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Arteries and veins

The arterial-distribution and venous-collection systems


-

Arteries as a distribution system


Microcirculation as a diffusion and filtration system
Veins as a collection system
Physical properties of vessels follow closely the level branching in the circuit
o Number of vessels at each level of arborization
o Radius of a typical individual vessel

Cross sectional area of an individual vessel is proportional to the


square of the radius
o Aggregate cross-sectional area of all vessels at that level

The combined cross-sectional area of daughter vessels exceeds


the cross-sectional area of the parent vessel

The steepest increase in total cross-sectional area occurs in the


microcirculation

In humans, the maximum cross-sectional area occurs not at the


level of the capillary but at the postcapillary venules
o Mean linear velocity of blood flow within an individual vessel

According to the principle of continuity, total volume flow must


be the same at any level of arborization
Most of the blood volume resides in the systemic veins
o The total blood volume is the sum of the volumes of all parallel
branches
o The distribution of total blood volume expresses as both absolute blood
volumes and relative blood volumes
o 4 useful ways of grouping volumes

1st
Systemic circulation (~85% of blood resides)
Pulmonary circulation (~10%)
Heart chambers (~5%)

2nd
High-pressure system (~15%)
Low-pressure system (~80%)
Heart chambers (5%)

3rd
Systemic venous system
o Approximately or 65% of the total is on the
venous side, particularly in the smaller veins
o Venous system acts as a volume reservoir
Remainder of the circulation

4th
Central blood volume + pulmonary circulation
Rest of the circulation
o Circulation time

Is the time requires for a bolus of blood to travel either across


the entire length of the circulation, or across a particular
vascular bed

Was used clinically as an index of cardiac output

Is actually the ratio of blood volume to blood flow

Circulation time across a single vascular bed (coronary


circulation) may be short as 10 sec

Total circulation time


The time to go from left to right across
~ 1 minute
The intravascular pressures along the systemic circuit are higher than those
along the pulmonary circuit
o The total resistance of the systemic circulation is far higher than that
of the pulmonary circulation
o Higher pressure system

Extends from the left ventricle during contraction all the way to
the systemic arterioles
o Low pressure system

Extends from the systemic capillaries, through the rest of the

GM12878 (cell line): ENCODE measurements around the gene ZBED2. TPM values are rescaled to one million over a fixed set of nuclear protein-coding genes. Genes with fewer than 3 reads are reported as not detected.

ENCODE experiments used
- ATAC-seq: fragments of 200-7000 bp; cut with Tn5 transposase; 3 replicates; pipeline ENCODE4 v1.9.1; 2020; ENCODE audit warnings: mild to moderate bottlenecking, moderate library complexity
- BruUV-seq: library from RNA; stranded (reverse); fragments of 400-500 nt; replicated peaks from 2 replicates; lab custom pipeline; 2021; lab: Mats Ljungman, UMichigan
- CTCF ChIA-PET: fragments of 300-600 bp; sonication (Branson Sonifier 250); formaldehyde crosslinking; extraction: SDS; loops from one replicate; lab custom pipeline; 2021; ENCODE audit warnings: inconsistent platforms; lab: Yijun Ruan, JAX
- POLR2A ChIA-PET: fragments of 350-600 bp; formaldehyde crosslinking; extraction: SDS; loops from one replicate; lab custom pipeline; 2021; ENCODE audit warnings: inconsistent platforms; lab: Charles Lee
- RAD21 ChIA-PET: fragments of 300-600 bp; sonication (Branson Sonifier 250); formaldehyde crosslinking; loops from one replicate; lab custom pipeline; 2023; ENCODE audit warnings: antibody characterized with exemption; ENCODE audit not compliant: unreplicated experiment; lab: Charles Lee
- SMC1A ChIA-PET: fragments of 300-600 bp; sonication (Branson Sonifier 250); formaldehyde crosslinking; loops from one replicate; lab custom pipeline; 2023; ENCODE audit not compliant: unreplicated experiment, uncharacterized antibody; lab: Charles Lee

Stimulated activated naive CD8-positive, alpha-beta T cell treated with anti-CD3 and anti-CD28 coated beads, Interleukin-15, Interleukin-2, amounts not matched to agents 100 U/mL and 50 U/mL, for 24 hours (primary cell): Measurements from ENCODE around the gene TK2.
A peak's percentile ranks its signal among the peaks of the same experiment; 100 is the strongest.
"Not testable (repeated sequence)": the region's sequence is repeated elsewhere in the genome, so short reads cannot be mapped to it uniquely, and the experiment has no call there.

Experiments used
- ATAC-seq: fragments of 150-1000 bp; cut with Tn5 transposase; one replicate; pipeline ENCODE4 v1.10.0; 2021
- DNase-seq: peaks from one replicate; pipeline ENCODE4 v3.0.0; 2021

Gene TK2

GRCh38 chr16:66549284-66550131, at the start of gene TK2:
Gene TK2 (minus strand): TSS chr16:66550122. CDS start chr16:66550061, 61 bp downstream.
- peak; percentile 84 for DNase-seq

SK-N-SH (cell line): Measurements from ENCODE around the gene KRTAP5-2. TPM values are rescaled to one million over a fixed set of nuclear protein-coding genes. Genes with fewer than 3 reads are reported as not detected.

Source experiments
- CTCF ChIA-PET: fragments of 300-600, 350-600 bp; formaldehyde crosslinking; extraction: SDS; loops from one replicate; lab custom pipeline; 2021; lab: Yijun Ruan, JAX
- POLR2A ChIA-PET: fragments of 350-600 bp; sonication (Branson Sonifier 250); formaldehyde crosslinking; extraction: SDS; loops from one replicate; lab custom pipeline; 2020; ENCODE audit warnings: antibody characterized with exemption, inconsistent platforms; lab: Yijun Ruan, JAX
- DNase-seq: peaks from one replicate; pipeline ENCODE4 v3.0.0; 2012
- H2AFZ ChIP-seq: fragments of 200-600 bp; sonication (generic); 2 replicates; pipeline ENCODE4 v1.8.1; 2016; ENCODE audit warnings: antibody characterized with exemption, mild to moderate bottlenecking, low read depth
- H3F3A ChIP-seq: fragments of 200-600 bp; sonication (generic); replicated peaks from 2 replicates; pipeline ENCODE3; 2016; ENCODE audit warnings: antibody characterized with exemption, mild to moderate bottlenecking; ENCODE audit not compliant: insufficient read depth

systemic circuit, into the right heart, and then through the
pulmonary circuit into the left heart in the relaxed state
Under normal conditions, the steepest pressure drop in the systemic
circulation occurs in arterioles, the site of greatest vascular resistance
o Left heart

Constant pressure generator of 95 mmHg


o Right heart

Constant pressure generator of 15 mmHg


o It is the resistance of each vascular segment that determines the
profile of pressure fall between the upstream arterial and downstream
venous ends of the circulation
o The pressure difference between two points along the axis of the
vessel depends on flow and resistance

Resistance of an individual unbranched vascular segment is


inversely proportional to the fourth power of the radius
o The pressure drop between any two points along the circuit depends
critically on the diameter of the vessels between these two points
o The steepest pressure drop does not occur along the capillaries, where
vessel diameters are smallest, but rather, along the precapillary
arterioles

The aggregate resistance contributed by vessels of a particular


order of arborization depends not only on their average radius,
but also on the number of vessels in parallel

The more vessels are parallel, the smaller the aggregate


resistance

Although the resistance of a single capillary exceeds that of a


single arteriole, capillaries far out number arterioles

Local intravascular pressure depends on the distribution of vascular


resistance
o
Elastic properties of blood vessels
- Blood vessels are elastic tubes
- Because of the elastic properties of vessels, the pressure-flow relationship of
passive vascular beds is nonlinear
o As driving force and transmural force increase, vessel radius increases
as well, causing resistance to fall
- Contraction of smooth muscle halts blood flow when driving pressure falls
below the critical closing pressure
o Flow totally ceases when the pressure falls below approximately 6 mm
Hg

The critical closing pressure


- Elastic and collagen fibers determine the distensibility and compliance of
vessels
o Arteries have a low volume capacity, but can withstand large
transmural pressure differences
o Veins have a large volume capacity but can withstand only small
transmural pressure difference
o Volume distensibility expresses the elastic properties of blood vessels

3 measurements for assessing distensibility


Absolute distensibility
o Change in volume for a macroscopic step change in
pressure
Normalized distensibility
Compliance
o Most useful index of distensibility
o The volume and pressure values are minute
displacements
o The steeper the slope of a pressure-volume
diagram, the greater the compliance
- Differences in compliance cause arteries to act as resistors, and veins to act
as capacitors
- Laplaces law describes how tension in the vessel wall increases with
transmural pressure
o